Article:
Jimmy Kimmel signs 3-year extension for ABC night show

LOS ANGELES — Jimmy Kimmel celebrated his 20th birthday as ABC’s late night host early and signed a three-year contract extension for “Jimmy Kimmel Live!”

“After two decades at ABC, I’m now looking forward to three years of what they call ‘quiet quits,'” Kimmel joked in a statement on Tuesday.

His show debuted in January 2003, and the new deal means he’ll stay with it through the 2025-26 season — giving him a generous chance to make comic hay from politicians, who are favorite monologue targets, and the 2024 presidential election. .

Among the network’s late-night hosts, Kimmel, CBS’ Stephen Colbert and James Corden, and NBC’s Seth Meyers regularly wade in political humor, with Kimmel emphasizing during the Donald Trump years inside and outside the White House.

Kimmel’s decision is in stark contrast to changes in nighttime programming. Conan O’Brien closed his show in 2021, Corden announced he’s leaving “The Late Late Show” next year for other opportunities, and TBS said “Full Frontal with Samantha Bee” would end after seven seasons.

In addition to his night job, Kimmel has become a mainstay as the host of the awards ceremony — including for the 2017 Oscars when he tried to iron out the best photo-wrapping confusion that led presenters Warren Beatty and Faye Dunaway to perform “La La Land.” falsely announcing it as the winner of “Moonlight.”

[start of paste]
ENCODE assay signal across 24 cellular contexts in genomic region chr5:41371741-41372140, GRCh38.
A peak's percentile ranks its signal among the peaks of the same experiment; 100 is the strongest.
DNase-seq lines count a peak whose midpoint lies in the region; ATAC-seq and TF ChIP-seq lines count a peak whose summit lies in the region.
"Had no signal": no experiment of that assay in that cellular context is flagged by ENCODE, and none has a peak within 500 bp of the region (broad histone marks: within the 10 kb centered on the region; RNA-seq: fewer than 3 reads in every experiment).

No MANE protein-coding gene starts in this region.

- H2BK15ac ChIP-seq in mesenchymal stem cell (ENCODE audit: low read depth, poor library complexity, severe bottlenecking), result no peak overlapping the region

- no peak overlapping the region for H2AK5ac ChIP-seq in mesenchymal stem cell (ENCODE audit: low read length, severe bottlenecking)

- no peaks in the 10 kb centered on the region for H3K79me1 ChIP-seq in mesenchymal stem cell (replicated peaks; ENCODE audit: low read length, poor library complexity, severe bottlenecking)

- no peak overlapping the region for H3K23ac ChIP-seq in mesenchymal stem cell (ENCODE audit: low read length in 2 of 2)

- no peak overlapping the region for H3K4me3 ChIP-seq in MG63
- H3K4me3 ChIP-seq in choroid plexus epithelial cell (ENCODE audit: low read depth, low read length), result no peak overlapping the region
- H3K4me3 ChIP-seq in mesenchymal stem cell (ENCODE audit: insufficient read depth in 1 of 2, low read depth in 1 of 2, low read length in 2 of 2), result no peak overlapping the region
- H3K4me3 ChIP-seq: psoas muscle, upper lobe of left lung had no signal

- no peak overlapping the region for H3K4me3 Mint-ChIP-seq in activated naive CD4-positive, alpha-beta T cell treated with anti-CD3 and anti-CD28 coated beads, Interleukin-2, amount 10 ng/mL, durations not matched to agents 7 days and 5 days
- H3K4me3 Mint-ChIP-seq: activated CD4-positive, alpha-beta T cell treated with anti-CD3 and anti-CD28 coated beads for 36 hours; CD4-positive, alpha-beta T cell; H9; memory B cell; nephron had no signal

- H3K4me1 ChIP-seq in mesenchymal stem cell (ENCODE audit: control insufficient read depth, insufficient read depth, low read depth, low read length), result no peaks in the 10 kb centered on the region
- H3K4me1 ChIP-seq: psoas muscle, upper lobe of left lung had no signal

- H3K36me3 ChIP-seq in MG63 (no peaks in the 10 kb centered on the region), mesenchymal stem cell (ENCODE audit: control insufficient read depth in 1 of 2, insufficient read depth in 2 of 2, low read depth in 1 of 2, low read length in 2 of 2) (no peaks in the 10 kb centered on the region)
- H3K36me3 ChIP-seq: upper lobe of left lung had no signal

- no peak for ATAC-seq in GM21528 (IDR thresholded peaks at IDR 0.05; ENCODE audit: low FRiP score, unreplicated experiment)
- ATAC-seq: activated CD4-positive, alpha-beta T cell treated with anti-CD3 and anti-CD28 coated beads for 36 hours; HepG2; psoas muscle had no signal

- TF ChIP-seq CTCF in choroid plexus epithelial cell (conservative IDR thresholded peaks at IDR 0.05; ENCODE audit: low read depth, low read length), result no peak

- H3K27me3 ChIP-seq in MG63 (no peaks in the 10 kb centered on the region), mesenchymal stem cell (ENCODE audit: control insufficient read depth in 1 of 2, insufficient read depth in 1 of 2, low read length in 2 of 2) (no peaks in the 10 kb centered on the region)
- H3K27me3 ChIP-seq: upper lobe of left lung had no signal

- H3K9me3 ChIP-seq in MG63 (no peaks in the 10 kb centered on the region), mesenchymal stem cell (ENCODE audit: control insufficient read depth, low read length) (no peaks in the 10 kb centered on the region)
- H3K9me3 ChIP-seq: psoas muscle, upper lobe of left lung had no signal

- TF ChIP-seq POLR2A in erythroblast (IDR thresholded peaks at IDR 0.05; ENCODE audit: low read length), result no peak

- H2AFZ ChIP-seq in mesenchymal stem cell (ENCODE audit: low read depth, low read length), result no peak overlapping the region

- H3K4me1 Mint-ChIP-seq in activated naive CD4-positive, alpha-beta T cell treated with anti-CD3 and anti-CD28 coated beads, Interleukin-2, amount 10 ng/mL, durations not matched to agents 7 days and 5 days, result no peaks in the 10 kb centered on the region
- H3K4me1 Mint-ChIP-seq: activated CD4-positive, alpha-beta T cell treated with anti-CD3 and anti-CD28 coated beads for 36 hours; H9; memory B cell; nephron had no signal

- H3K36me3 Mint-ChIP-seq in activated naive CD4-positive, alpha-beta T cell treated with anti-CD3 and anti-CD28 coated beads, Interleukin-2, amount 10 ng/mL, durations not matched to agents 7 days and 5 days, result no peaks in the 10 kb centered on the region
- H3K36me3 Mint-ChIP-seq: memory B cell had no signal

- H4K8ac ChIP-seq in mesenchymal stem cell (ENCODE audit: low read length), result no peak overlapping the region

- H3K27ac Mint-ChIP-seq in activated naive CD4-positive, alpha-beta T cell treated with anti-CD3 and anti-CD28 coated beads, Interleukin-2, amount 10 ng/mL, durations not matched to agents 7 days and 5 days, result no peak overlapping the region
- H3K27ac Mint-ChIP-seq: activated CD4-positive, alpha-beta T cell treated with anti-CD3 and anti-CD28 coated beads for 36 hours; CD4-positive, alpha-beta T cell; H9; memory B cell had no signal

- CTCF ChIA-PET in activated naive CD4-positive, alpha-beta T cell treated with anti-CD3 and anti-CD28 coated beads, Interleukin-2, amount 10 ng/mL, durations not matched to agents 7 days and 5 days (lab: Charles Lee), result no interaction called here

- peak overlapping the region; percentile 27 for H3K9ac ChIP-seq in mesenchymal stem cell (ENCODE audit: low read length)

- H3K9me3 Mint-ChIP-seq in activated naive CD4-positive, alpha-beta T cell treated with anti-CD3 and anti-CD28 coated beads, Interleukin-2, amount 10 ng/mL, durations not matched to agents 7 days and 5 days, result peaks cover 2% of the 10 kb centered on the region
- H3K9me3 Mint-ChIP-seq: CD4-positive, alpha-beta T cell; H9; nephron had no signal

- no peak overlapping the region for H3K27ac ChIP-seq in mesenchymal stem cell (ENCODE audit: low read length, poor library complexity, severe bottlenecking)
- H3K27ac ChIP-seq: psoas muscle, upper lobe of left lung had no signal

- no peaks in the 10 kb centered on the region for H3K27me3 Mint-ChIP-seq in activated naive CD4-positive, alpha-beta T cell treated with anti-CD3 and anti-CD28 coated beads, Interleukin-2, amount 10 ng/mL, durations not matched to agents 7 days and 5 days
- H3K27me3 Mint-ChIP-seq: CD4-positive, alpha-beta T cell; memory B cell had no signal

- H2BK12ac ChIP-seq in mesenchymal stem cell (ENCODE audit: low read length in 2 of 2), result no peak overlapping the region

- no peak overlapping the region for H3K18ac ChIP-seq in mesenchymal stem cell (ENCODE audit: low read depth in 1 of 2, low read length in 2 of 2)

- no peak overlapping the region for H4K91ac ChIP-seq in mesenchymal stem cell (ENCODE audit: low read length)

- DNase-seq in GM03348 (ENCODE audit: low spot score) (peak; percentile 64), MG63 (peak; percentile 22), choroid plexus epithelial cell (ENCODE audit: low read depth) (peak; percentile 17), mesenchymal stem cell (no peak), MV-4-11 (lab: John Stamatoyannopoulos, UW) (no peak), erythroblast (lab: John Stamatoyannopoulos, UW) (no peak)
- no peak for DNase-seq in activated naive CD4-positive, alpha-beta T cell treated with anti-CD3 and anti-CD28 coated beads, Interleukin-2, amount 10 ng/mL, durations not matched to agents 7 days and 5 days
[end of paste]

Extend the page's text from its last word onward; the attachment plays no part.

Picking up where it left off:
The three-time Emmy host had his own misstep at the TV awards ceremony on Sept. 12, when the comedy series writing trophy was presented to Quinta Brunson, creator-star of ABC’s comedy “Abbott Elementary.”

A supposedly drunk Kimmel had been dragged onto the stage by co-host Will Arnett, who announced Brunson’s award, and Kimmel lay flat on his back during her acceptance speech. Branded by some online as thoughtless and cited by others as an example of white male arrogance, he offered Brunson an on-air apology two days later on his show.

“The last thing I would ever want to do is upset you because I think so much of you. I think you know that. I hope you know that,” he told her, as Brunson replied, “It’s very kind of you to say that.”

Kimmel also hosts and serves as executive producer with Norman Lear on ABC’s specials “Live in Front of a Studio Audience,” which revisits episodes of classic Lear sitcoms, including “All in the Family.” Kimmel is also the creator of the game show “Generation Gap” hosted by Kelly Ripa.

He’s taking his late night show, which has been nominated for best variety series 12 times in a row, to Brooklyn this month. Kimmel, whose regular sidekick is Guillermo Rodriguez, is known for comedic bits, including “I Told My Kids I Ate All Their Halloween Candy,” which have been featured on the show and on the YouTube channel that has expanded its audience.

Craig Erwich, president of ABC Entertainment, said in a statement that Kimmel has not only entertained viewers with his irreverent humor and interviews, but that he has also “led us through some of the most momentous events in our history with optimism and heart.” .

The host has shared touching details about his young son’s medical issue and called for health care reforms.